Borrowing as mark of strenght of a language


By Furera Bagel, PhD

A language that does not borrow is a dead language.

A language survives and becomes a strong language when it’s able to create or borrow new words to keep up with modernization.

I decided to write this because it’s our responsibility as linguists to educate people when they are in the dark about some linguistic issues.

First of all, even before any contact between Hausa and Arabs, Hausa had a very close relationship with the Arabic language, because they both belong to the Afro-Asiatic language family.

Therefore there are some grammatical features that both Hausa and Arabic share which are not a result of borrowing but due to them being genetically related.

Secondly, Hausa is one of the most spoken languages in Africa and the most spoken language in Nigeria, and what made it great was the fact that the language has been able to reinvent itself through borrowing.

Because Sometimes, a language does not possess all the words necessary for it to capture all its experiences. At such times, it has to borrow words and expressions from other languages that come in contact with it. Such borrowed items help in enriching, expand, and develop the language.

It was due to such reasons that Hausa Borrowed extensively from languages like Yoruba: Alabo, Adire, Agushi, Akawu, Adabo, Ikko.
Nupe: Angulu, agwagwa, akwati, gwagwani, ayaba, ayoyo.
Kanuri: Ingo, kuttu, lale, soro, barema,, manda, kasuwa, karuwa, ingarma, dabba, barawo, lafiya, laima, lalle, lardi, mako, lokaci etc
Fulani: yallabai, wofi, tagiya, sharo, kindirmo, Baffa. Etc

The language also borrowed from other African languages it came into contact with through trade For example, from the Tuareg: Talaka, taska, tawada, takarda, tantabara, kaza, cokali.
From Dazaga of Chad: Baure. Mande- Barkono. From Songhai: Bukka, Teku, lambu, fitila. Saharan languages- kibiya. Tamasheq- Taubashi, Tayert- Atari, Tuareg- ragama, mushe, aru-aru, cuku, tozali, tantakwashi, Talifi. Takunkumi, takobi, akushi, asabari..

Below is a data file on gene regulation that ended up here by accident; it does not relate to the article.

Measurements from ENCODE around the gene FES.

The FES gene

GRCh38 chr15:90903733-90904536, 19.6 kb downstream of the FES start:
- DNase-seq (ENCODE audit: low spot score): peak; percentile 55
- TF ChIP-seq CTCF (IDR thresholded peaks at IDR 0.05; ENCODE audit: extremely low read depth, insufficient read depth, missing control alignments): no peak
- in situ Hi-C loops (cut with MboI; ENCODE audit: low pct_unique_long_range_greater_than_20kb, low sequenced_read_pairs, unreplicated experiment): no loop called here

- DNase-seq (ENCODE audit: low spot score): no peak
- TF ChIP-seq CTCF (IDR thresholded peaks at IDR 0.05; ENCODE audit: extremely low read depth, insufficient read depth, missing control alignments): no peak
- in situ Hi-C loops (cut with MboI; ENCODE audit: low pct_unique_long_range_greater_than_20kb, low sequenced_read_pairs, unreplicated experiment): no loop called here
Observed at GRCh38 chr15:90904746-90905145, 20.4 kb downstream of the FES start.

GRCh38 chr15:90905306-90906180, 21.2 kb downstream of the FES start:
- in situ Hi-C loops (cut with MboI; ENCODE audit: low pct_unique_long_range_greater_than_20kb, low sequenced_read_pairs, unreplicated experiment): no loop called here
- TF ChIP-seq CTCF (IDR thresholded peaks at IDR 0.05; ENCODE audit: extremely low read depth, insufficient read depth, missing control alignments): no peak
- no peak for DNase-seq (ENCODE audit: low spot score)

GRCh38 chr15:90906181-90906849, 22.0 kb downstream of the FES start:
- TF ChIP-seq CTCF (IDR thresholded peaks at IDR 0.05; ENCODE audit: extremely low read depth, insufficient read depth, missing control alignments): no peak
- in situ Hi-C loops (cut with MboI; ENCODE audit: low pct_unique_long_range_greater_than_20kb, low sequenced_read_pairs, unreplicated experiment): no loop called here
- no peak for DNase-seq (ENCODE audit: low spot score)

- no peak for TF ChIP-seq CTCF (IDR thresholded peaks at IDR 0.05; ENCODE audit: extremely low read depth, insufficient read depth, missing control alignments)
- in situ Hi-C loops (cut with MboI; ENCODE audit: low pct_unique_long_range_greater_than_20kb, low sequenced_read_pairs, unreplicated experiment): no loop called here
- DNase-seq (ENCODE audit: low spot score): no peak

Hausa language also borrowed extensively from the two main languages that colonized Africa which are English (Bokiti, kofi, tebur, fanka, siket, mota, kotu, etc) and French (fantalo, mushe, akasidan, jandarma, pasaje).

Therefore it shouldn’t come as a surprise that Arabic has the highest number of loanwords in Hausa, because that serves as evidence of the apparent influence of Islam on the people. Religious and scholarship words that did not exist in Hausa were borrowed from Arabic.

A very interesting thing is that Hausa did not just borrow those words and used them as they were, they were first made to adapt to the rules of Hausa grammar. For example, in Hausa,

Other words were borrowed because the Hausa felt the need to add more Arabic vocabulary to their language due to it being considered a language of prestige.

About neologism. Whenever Hausa comes into contact with new concepts and words that are totally nonexistent in the language, they try to create the Hausa version of the word. This happens mainly in science, technology, and globalization, eg computer- na’ura mai kwakwalwa, terrorist- Dan ta’adda, suicide bomber- Dan kunan bakin wake, internet- yanan gizo, science and technology- kimiyya da fasaha, etc.

But all this does not mean that Hausa does not have original words belonging to the language, because no matter the amount of borrowing done there are words that always remain the original language of the people, and some of those are numbers and parts of the body.

Just like the English language had to drop many words of Old English like jargogle, vormitarium, Easgang, etc, replacing them with others that are easier to use, Hausa also did the same to many old Hausa words which were replaced with other words that are easier to pronounce. For more examples of such words, one should consult the poetry of Usman Danfodiyo and his children and even that of Sarkin Zazzau Aliyu Dansidi.

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